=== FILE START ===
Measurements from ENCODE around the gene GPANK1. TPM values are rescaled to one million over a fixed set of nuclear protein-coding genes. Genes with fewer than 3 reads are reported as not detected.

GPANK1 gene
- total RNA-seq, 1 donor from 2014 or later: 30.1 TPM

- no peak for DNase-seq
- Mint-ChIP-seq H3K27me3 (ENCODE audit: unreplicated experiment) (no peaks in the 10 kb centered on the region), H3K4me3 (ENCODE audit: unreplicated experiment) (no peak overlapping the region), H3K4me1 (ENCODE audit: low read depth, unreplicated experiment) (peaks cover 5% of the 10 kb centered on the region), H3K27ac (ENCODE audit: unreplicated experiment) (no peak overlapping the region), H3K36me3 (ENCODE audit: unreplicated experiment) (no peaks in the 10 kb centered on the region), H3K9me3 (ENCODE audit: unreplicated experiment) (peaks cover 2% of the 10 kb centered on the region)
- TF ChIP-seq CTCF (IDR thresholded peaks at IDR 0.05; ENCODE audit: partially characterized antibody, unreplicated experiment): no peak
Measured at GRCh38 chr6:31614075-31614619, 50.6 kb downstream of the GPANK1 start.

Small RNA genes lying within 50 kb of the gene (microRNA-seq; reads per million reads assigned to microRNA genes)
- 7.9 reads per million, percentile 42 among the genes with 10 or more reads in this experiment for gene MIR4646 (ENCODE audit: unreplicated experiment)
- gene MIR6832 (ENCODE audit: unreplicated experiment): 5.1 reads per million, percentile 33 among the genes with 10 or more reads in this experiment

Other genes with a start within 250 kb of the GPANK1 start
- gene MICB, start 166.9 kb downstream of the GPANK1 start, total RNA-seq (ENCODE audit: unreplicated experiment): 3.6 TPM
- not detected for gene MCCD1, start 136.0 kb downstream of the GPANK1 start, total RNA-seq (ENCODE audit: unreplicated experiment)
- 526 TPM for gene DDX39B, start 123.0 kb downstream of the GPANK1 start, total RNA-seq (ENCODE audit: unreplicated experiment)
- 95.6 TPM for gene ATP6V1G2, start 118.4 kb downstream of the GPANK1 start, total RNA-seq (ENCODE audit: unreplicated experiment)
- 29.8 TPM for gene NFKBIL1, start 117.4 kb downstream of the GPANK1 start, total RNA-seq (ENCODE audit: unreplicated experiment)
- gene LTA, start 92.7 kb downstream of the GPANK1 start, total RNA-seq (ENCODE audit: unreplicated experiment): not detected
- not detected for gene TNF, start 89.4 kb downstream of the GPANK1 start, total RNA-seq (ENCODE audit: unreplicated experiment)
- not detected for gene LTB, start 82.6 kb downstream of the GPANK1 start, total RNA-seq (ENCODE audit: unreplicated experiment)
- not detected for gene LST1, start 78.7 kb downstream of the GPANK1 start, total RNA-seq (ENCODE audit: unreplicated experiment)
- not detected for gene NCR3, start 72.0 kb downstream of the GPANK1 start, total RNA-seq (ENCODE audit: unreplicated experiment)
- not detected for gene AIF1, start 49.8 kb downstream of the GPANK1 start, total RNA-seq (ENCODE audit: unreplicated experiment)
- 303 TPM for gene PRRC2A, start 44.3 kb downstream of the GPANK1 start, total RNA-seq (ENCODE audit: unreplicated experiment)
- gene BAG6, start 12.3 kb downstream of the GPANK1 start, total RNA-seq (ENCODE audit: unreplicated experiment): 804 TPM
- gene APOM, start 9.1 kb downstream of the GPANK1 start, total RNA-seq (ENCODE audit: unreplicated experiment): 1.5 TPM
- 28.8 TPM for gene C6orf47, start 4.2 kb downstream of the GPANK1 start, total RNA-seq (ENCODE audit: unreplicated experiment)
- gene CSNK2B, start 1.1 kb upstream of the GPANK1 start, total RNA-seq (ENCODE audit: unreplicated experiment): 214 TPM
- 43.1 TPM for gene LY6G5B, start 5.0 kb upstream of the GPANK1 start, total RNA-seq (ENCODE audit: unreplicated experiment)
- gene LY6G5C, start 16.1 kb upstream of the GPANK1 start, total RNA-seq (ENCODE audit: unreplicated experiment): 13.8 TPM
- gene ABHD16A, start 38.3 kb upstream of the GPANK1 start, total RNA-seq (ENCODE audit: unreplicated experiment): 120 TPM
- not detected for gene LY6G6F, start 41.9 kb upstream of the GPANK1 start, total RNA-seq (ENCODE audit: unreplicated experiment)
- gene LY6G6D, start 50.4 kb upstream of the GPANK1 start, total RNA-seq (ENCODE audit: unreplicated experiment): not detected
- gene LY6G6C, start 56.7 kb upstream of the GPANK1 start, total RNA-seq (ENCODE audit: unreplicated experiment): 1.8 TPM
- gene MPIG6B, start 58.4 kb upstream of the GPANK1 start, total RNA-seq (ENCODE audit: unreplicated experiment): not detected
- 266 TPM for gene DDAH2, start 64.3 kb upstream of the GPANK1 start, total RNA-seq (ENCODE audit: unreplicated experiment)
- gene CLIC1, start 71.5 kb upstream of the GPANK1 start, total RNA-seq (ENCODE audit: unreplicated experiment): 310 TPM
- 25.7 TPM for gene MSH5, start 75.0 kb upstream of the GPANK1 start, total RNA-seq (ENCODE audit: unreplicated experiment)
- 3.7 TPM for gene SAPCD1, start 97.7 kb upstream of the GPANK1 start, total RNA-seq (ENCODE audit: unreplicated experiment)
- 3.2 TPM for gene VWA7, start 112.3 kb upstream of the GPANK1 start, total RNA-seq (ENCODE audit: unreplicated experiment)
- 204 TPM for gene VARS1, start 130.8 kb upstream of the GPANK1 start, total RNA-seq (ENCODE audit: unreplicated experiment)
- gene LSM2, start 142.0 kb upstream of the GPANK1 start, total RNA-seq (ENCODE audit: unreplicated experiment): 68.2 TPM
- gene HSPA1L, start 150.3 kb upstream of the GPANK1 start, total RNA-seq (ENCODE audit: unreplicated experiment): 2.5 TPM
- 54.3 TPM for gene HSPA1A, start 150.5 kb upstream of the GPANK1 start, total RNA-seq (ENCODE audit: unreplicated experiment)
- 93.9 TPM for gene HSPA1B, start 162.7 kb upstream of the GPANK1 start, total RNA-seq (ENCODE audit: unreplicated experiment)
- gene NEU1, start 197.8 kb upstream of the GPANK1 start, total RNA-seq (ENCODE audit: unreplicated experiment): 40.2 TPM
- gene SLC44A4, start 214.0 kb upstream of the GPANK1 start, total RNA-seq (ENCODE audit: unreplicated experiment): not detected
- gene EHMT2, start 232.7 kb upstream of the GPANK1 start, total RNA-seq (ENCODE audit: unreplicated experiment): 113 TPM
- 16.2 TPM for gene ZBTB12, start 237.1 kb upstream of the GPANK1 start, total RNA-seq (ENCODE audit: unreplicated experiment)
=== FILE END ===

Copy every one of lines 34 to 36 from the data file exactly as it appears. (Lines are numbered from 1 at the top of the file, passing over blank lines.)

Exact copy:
- gene MPIG6B, start 58.4 kb upstream of the GPANK1 start, total RNA-seq (ENCODE audit: unreplicated experiment): not detected
- 266 TPM for gene DDAH2, start 64.3 kb upstream of the GPANK1 start, total RNA-seq (ENCODE audit: unreplicated experiment)
- gene CLIC1, start 71.5 kb upstream of the GPANK1 start, total RNA-seq (ENCODE audit: unreplicated experiment): 310 TPM